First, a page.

The Best Argument Against Invading Iraq

p>Proponents of an American military assault on Iraq, from President Bush all the way down to Joe Sixpack armchair warriors, typically state their case in a manner somewhat resembling the following: Saddam Hussein is not supposed to have “weapons of mass destruction”. Saddam has not indicated that he has fully disarmed. He has defied inspectors. He has ignored UN resolutions. He is not a nice guy. He might give some of his weapons to Osama bin Laden, or some similar figure, thereby creating the possibility of more September 11-style disasters for this country. And by the way, Saddam oppresses the Iraqi people. An American invasion and occupation of Iraq will be quick and easy. This occupation will allow the Iraqi people to experience the glories of parliamentary democracy which will in turn enrich their lives, fatten their wallets and inspire their Arab and Muslim brethren throughout the world to love America and all the good she does in her selfless efforts to improve the human condition.

Virtually every presumption behind this line of argumentation is false. However, it would be helpful if war critics did a better job of exposing the depth of the fallacies behind the administration’s rhetoric. Typically, critics will argue that war with Iraq should not be pursued, at least not yet anyway, because Saddam has already been effectively disarmed (the Scott Ritter argument), or because the inspections have not been given enough time to “work” (the typical argument offered by limosine liberals like Susan Sarandon), or because the US is not militarily prepared (as Norman Schwarzkopf claims), or because such a war “is not in the national interest” (Pat Buchanan’s perspective). All of these arguments ignore one basic question: Who exactly is the US government to insist that another nation disarm itself and initiate military force against that nation when its fails to comply with Washington’s demands?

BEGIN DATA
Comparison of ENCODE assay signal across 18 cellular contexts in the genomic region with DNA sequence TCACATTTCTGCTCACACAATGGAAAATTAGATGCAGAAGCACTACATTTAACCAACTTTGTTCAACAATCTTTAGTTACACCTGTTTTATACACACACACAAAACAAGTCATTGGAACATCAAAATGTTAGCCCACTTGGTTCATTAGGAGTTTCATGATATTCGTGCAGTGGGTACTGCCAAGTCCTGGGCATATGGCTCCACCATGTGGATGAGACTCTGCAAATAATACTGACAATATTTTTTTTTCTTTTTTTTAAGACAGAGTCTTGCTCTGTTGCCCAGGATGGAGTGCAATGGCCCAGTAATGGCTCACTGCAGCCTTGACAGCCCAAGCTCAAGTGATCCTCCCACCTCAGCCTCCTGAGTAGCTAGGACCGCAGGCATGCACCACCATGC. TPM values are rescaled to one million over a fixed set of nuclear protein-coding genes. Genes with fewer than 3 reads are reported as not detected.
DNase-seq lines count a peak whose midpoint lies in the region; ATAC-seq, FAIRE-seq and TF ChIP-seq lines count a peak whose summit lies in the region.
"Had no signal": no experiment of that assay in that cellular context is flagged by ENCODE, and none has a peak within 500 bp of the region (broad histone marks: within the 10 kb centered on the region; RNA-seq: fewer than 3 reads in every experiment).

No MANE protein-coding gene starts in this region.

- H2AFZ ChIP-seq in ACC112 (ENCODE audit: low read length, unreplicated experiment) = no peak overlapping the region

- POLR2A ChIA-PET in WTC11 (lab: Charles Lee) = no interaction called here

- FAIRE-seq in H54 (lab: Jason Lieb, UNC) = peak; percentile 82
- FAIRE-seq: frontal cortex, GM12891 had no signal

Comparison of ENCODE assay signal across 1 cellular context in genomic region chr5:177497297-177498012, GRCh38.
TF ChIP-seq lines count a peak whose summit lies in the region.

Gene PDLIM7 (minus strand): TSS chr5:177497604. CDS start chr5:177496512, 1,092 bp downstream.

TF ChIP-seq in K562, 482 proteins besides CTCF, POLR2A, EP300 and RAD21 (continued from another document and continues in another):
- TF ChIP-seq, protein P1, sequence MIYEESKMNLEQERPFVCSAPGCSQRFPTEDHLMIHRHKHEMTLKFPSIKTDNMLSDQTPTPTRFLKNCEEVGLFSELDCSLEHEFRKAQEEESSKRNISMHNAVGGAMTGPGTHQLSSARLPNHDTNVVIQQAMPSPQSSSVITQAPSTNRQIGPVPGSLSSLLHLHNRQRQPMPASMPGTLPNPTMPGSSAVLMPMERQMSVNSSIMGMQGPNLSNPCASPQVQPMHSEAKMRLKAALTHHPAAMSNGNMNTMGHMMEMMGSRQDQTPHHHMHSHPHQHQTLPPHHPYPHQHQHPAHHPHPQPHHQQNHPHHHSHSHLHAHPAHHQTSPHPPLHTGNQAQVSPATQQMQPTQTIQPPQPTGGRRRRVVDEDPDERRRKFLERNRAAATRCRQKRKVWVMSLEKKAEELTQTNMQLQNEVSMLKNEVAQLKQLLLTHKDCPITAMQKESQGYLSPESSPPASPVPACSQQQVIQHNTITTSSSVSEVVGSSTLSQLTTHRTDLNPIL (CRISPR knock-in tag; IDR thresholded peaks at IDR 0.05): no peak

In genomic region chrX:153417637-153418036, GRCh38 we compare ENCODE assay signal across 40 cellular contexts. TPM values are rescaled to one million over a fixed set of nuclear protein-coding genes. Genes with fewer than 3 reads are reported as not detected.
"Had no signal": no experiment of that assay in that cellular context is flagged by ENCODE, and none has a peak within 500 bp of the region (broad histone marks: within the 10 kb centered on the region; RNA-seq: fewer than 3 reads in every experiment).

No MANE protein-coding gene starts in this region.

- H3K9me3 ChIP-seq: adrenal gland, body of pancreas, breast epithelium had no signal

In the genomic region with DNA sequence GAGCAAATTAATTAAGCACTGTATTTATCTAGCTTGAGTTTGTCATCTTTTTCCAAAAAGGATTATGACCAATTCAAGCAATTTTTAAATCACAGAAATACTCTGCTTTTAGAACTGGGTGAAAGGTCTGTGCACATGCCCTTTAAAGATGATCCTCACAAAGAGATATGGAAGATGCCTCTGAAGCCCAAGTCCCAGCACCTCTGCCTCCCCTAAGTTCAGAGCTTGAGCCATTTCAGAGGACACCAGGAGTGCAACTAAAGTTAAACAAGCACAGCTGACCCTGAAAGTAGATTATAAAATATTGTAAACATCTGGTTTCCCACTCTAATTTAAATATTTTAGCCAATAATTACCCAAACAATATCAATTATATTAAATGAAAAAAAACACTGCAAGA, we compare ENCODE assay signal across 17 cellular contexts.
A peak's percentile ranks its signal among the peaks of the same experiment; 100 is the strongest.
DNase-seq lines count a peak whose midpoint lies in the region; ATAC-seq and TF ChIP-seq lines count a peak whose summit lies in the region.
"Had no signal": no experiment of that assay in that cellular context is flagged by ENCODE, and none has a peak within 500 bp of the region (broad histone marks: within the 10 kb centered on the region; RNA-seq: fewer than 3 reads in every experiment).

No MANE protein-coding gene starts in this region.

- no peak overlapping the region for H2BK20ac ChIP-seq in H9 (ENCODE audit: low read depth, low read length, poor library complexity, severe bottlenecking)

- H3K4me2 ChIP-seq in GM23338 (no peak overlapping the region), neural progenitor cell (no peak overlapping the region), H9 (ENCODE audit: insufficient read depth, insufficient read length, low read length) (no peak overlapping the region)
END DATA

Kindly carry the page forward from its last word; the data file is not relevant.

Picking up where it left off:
I am willing to concede, for the sake of argument, that Saddam is still doing everything within his power to obtain formidable weaponry. I am willing to concede that Saddam is attempting to evade UN inspectors at every step of the way. It is also theoretically possible, though I think unlikely, that Iraq may be a source of weaponry for free lance terrorists at some point in the future. I am even willing to concede that if clear, unmistakable proof were received that Iraq was indeed planning a serious, specific attack on the US at some specific future point, then a case for a “preemptive strike” could indeed be made. I also aknowledge that Saddam Hussein is a despotic head of state. None of this resolves the central issues behind the dispute.